Name Alice Brown
Hometown Baltimore, Ohio
Undergraduate school/major The Ohio State University/Math and Philosophy
What was your work experience/background before coming to the GSD?
I taught middle and high school math in the Bronx, New York, and Addis Ababa, Ethiopia.
Why did you decide to pursue planning as a career?
I was in love with Central Park when I lived in New York, but, when I moved to Ethiopia, I noticed a definite lack of green space. There weren’t many maps of the city, so it was hard to explore without a car until I got a good map of the mini-bus system. Then, I went in search of all the parks in Addis Ababa and discovered more than 20 that I catalogued and started taking people to visit. After that, it became clear that urban planning was my real passion, so I decided to switch fields.
What made you decide to come to the GSD?
By offering a design component and not only policy, I was excited that the GSD could teach me how to represent creative ideas about cities without needing to speak the same language as everyone in the room as long as the visualizations captured people’s imaginations.
What are your main interests in planning and concentration area?
My concentration is in Transportation. I started out interested in transit systems and have also branched out into cycling and walking for transport.
What was your impression of Harvard and the GSD before you came?
I liked the feel of “the trays” (tiers of studio desks) and the creative, interdisciplinary feel that they produce. While I’ve spent most of my time with planners and late nights just combing spreadsheets, the vibe I initially got continues to draw me back to work at my studio desk and to really enjoy the GSD.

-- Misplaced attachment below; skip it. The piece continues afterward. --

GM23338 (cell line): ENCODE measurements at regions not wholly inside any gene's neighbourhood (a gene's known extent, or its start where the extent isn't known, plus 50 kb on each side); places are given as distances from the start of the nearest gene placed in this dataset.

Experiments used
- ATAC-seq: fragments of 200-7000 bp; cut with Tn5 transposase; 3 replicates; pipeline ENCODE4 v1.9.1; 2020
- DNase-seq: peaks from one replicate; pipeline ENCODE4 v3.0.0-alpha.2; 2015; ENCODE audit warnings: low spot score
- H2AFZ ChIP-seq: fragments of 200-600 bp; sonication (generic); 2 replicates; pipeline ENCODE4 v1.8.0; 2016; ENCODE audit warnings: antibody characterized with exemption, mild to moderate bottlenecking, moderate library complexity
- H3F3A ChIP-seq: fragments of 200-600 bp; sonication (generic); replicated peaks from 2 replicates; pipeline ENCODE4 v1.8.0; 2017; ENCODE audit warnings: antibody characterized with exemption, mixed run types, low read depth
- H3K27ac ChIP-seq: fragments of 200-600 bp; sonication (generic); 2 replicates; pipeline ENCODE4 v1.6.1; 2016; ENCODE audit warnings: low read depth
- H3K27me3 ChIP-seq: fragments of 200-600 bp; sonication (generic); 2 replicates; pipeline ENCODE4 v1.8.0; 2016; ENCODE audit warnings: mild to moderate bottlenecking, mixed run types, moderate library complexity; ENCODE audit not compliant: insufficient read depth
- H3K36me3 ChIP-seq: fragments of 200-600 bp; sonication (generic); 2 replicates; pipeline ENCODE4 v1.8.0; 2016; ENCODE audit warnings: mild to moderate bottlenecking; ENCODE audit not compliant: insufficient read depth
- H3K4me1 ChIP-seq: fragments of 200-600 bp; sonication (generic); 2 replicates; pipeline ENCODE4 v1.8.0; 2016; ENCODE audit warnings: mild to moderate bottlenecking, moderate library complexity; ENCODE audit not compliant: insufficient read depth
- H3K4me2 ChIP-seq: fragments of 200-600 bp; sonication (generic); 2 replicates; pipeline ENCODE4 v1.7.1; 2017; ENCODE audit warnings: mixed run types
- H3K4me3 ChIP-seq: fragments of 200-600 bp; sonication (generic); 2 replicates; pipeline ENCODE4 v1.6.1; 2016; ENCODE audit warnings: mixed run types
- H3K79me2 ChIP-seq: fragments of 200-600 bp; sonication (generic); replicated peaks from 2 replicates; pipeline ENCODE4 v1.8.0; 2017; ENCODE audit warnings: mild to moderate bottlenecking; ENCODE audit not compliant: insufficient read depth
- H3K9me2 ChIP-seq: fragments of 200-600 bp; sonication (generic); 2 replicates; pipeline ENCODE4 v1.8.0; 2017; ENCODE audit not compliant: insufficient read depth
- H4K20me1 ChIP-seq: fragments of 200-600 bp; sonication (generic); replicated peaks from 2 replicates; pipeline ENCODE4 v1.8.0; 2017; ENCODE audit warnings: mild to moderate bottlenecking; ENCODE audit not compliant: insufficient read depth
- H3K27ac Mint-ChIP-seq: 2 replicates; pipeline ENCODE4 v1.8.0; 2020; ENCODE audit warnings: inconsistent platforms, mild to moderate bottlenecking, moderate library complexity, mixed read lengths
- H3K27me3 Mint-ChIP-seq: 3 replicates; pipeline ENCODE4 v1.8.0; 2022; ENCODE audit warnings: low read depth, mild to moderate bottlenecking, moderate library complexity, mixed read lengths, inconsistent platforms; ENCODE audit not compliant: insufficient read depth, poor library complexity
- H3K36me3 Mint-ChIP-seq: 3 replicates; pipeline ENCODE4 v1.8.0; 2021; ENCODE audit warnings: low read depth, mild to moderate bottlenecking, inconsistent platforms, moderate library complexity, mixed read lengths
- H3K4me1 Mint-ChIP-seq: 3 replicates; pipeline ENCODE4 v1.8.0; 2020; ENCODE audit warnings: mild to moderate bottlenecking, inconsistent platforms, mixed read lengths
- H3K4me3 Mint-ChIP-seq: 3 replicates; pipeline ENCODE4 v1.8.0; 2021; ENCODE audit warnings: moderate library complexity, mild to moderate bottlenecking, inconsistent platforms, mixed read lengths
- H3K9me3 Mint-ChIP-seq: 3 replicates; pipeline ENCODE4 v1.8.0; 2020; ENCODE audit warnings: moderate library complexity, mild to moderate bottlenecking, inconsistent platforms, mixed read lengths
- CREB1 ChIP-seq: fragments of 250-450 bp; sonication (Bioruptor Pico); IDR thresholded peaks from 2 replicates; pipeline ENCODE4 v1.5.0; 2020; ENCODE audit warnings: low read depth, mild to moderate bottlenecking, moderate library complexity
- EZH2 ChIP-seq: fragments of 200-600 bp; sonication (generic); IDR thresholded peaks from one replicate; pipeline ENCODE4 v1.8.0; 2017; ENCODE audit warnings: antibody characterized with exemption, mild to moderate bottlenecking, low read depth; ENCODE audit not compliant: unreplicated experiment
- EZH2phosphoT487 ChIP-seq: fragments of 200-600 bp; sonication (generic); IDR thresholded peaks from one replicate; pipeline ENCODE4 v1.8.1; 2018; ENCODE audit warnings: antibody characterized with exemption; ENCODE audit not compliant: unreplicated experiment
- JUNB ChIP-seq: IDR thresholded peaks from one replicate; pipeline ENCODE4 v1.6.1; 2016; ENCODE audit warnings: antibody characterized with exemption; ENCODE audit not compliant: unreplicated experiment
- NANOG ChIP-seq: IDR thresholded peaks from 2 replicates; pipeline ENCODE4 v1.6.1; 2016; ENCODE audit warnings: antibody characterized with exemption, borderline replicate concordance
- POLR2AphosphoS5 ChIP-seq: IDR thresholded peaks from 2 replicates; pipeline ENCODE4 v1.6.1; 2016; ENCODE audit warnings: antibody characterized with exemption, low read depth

Are you involved in any student groups? What have you gained from the experience?
I am the Loeb Liaison for the Harvard Urban Planning Organization, which has given me unique access to the nine Loeb Fellows who are spending the year at the GSD. Loeb fellows are urban focused scholars who don’t fall neatly into the categories of architecture, design, or planning, but still shape the built environment and the city experience in unique ways. I’ve enjoyed organizing meals where they talk about their projects with other urban planning students because each one has given me lots of creative and new ways to reflect on projects.
Are you writing a thesis? What is your topic, and why did you choose it?
I am writing a thesis about the allocation of street space to non-automotive uses. While most transportation planning looks at large scale maps and focuses primarily on the rate of flow, I wanted to look at recent changes to street design through a new lens. Bike lanes, parklets, and summer street closings for community events are showing new purposes for Boston streets for the first time since cars came to dominate.
What has been your favorite class or project? Why?
My favorite class has been Urban Politics and Planning. I took it in my first semester and it continues to shape my thinking about the potential for planners to shape lives through design, policies, and which stakeholders they commit to working with. It was also a blending of critical case study readings, explanatory lectures, and vibrant class discussions.
What did you do over the summer? How did that add to your education and goals?
Last summer, I worked for the City of Boston’s bicycle program. I got to work on a plan for the bicycle infrastructure network for the next ten years. It felt like I was putting many aspects of my studio courses into practice. This opportunity made me think more broadly about the different departments in city government that I could contribute to after getting a planning degree.